It has repeatedly been observed, in the course of this work, and that not without the strongest and most convincing proof
* It is the same word in the original which the Apostle makes use of to denote the Apostasy, connected with the coming of Christ.
+ Mr. Hardy, in his Greek Testament, has the following remarkable Note upon the working of the Mystery of Iniquity. “Mysterium iniquitatis “ jam nunc operatur, vel cuditur, nam energeitai vel activè, vel passive “ sumi potest, sensu prorsus eodem manente. Et hoc de Judæis, de qui. " bus exponitur, 1 John ii, 18. et iv. 3. nec de aliis quibus vis intelligi potest, Ff
of the fact, that our Lord connected the crowning évidence of the true nature of his character as the Messiah with the destrution of Jerusalem. It has also been observed, tħat if the predi&tion of Jesus concerning the destruction of Jerusalem had not been accomplished—the controversy concerning the nature of his coming as the Messiah, viz. that it would be in clouds or in the execution of vengeance, as in the days of Noah and of Lot, instead of his coming to raise them to universal empire, would have been completely at an end, and he would justly have been convicted out of his own mouth, of his having been an Impostor.
Here then particular attention must be given to the conne&tion of the Apostle's argument. In the first verse, he tells the Thessalonians that he was speaking to them of the coming of Christ, and in the third verse, he tells them that that day should not come except there came A FALLING AWAY—or an apostasy first, and that Man of Sin-the Son of Perdition, be revealed. * In the sixth and seventh verses, he informs them of certain hindrances which, for a time, would prevent the full revelation of the Man of Sin, and that when they were taken out of the way--then, that wicked, or lawless one, would be revealed, whom the Lord should consume with the spirit of his mouth, and destroy with the brightness of his coming.
If the evidence which has been offered to the Reader's at. tention be satisfactory, that the phrase the coming of Christ,
* It was omitted to insert the Note of Mr Hardy in its proper place, upon the meaning of the coming of Christ---but the candid Reader will excuse its having a place here. “ Quoad adventum Domini, quantum ad articu“ lum apud vos controversum, nempè de adventu Christi attinet. Pag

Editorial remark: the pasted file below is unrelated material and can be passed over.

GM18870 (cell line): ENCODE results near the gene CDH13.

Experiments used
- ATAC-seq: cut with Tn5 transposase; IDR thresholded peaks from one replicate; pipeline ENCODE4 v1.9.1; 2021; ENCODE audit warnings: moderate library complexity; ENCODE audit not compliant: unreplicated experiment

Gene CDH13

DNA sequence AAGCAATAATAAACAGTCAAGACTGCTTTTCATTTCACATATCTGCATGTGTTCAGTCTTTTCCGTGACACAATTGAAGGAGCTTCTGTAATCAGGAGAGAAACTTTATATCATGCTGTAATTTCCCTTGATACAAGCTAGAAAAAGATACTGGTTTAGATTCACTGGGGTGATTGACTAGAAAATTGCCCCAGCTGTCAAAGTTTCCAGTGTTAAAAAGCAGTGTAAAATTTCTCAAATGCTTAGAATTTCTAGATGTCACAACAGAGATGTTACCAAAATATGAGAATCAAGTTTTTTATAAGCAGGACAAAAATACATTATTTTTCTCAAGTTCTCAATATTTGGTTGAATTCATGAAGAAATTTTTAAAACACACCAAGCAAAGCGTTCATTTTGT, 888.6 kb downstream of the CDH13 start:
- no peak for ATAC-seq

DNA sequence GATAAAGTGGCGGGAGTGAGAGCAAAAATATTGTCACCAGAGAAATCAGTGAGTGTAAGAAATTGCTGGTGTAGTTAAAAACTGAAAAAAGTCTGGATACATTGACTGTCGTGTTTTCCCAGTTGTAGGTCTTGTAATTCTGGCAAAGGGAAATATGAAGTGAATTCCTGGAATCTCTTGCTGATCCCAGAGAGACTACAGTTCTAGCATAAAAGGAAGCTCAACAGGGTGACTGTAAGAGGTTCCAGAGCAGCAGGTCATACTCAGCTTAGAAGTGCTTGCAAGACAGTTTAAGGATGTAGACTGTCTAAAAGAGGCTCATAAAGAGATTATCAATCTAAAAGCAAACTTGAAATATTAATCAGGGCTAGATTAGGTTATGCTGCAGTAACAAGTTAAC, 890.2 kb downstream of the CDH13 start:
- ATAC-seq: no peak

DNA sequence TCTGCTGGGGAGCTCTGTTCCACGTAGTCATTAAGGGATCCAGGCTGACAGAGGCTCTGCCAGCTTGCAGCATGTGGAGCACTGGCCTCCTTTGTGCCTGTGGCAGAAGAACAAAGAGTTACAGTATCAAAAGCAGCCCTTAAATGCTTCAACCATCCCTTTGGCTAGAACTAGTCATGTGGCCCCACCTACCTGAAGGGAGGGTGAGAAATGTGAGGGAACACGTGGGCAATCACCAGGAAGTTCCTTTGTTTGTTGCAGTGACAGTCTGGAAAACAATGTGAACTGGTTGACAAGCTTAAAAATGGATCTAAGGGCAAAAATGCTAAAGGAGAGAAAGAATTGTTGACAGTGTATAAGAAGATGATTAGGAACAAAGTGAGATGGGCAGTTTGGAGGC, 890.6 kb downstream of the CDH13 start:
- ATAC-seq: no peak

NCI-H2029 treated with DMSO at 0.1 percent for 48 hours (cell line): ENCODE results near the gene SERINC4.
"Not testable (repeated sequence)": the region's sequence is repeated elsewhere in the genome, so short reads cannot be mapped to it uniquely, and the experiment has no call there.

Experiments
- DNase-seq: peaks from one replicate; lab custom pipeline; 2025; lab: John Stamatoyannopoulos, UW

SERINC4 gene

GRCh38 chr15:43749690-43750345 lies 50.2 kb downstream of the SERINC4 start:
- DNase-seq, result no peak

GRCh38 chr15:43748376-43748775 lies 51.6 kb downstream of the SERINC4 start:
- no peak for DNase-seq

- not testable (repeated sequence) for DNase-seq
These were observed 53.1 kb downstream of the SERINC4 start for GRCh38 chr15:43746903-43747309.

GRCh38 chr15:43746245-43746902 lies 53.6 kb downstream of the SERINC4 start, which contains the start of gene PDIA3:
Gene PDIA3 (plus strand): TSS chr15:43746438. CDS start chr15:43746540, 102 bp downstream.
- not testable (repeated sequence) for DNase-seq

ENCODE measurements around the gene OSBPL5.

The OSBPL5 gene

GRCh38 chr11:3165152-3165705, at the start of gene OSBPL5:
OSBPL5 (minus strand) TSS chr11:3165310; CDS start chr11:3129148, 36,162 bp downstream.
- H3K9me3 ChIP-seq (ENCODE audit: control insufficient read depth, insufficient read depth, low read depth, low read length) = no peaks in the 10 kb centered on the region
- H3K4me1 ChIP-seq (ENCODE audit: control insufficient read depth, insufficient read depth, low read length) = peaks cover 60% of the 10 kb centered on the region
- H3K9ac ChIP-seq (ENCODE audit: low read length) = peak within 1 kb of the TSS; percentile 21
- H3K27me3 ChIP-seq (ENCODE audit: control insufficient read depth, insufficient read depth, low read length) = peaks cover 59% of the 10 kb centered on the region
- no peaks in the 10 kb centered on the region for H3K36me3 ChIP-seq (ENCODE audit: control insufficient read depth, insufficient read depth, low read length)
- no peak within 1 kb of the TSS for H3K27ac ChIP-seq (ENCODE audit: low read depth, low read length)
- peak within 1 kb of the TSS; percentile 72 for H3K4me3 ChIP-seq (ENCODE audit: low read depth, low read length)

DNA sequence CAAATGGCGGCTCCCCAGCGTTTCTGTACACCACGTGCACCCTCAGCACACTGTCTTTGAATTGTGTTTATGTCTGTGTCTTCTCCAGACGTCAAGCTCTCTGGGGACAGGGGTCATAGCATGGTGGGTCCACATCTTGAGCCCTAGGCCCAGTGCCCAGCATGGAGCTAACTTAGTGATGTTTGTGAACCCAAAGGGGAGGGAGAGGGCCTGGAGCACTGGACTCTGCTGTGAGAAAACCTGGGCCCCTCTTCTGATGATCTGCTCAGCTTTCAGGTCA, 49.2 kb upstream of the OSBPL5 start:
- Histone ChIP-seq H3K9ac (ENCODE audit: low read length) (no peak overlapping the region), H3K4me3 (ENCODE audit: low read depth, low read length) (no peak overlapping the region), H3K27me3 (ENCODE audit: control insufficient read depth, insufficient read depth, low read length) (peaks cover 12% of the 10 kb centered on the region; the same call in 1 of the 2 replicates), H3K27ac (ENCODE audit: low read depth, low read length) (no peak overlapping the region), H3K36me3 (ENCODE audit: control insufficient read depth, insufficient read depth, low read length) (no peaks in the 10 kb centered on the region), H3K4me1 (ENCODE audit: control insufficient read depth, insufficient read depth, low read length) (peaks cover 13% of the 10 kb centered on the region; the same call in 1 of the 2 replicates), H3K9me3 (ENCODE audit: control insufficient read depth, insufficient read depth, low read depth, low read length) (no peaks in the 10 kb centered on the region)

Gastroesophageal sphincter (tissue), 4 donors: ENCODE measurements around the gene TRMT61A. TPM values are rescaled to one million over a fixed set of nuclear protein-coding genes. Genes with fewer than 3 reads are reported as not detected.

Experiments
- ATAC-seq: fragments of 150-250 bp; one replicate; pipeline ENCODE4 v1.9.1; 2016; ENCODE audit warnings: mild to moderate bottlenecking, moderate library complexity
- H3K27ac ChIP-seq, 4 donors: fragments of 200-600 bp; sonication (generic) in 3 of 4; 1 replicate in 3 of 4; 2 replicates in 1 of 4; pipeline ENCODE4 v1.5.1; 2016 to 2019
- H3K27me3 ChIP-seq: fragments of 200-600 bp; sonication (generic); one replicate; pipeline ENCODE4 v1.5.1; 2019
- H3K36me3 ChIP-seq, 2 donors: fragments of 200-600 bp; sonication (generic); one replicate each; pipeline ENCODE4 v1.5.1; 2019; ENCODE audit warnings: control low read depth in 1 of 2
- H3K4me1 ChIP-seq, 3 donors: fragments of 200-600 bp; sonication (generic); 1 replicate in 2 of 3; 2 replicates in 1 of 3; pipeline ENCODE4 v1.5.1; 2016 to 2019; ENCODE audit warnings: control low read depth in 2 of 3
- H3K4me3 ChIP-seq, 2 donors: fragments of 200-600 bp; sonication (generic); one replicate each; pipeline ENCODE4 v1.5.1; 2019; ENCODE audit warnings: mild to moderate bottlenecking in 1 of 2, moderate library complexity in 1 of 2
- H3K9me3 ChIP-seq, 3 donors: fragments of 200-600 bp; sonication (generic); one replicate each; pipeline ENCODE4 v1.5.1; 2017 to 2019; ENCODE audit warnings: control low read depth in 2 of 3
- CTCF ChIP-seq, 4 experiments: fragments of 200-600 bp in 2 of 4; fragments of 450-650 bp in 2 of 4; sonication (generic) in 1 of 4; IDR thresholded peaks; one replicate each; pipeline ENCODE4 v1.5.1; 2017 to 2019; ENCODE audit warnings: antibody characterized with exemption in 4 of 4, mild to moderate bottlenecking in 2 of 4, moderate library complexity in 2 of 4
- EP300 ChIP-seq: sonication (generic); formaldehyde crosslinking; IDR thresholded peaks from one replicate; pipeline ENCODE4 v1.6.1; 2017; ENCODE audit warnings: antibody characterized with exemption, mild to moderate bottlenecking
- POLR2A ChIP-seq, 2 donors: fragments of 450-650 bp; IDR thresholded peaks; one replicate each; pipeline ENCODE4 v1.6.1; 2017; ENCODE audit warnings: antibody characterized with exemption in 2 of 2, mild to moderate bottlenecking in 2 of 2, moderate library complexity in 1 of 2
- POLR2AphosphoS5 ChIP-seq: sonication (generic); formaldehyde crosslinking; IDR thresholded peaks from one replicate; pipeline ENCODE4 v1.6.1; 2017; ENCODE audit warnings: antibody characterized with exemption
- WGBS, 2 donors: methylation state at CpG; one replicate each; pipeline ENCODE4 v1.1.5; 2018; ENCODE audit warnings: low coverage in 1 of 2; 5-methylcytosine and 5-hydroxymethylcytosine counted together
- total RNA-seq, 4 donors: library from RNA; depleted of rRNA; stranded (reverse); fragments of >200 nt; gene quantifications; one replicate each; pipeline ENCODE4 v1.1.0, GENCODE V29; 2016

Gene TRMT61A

rousia Christi de judicio Christi in Judæos intelligi potest, secundùm * locutionem scripturæ satis usitatam. Amant quoque sacri scriptores “ easdem voces usurpare de judicio universali, et de judicio in populum “ Judaicum, quod hoc sit illius imago. Sed de dié novissimo hic agi “ liquet, ex collat. 1 Thess. iv 15, 16, 17. ubi de finali adventu Christi « scribit, qui cum resurrectione conjungitur."
Whoever will examine Mr. Hardy's Notes upon this Chapter, with a cri. tical attention, cannot fail to discern a considerable degree of inconsistency in them. “ The Apostasy,” he allows, “ seems to signify the defection of the “ Jews from the Roman Empire. The Mystery of Iniquity," he says, “ be expounded of the Jews, and can be understood of no one else;" and even the brightness of his coming, he understands of the destruction of the Jews by the Romans, and yet he here says, " the coming of Christ means his final advent !
has a relation to the true nature of his coming as the Messiah, which would be decisively and finally determined by the destruction of Jerusalem--the Apostle's idea that this Man of Sin, this lawless one, would be destroyed, in-or by the brightness of his coming, will be found, upon mature consideration, to be most strikingly forcible, and to harmonize, most exactly, with our Lord's declaration, in the xxivth of Matthew, and the xviith of Luke-that the destruktion of Jerusalem would be a most bright and splendid display of the true nature of his character as the Messiah, in opposition to the manner in which the Jewish nation expected him to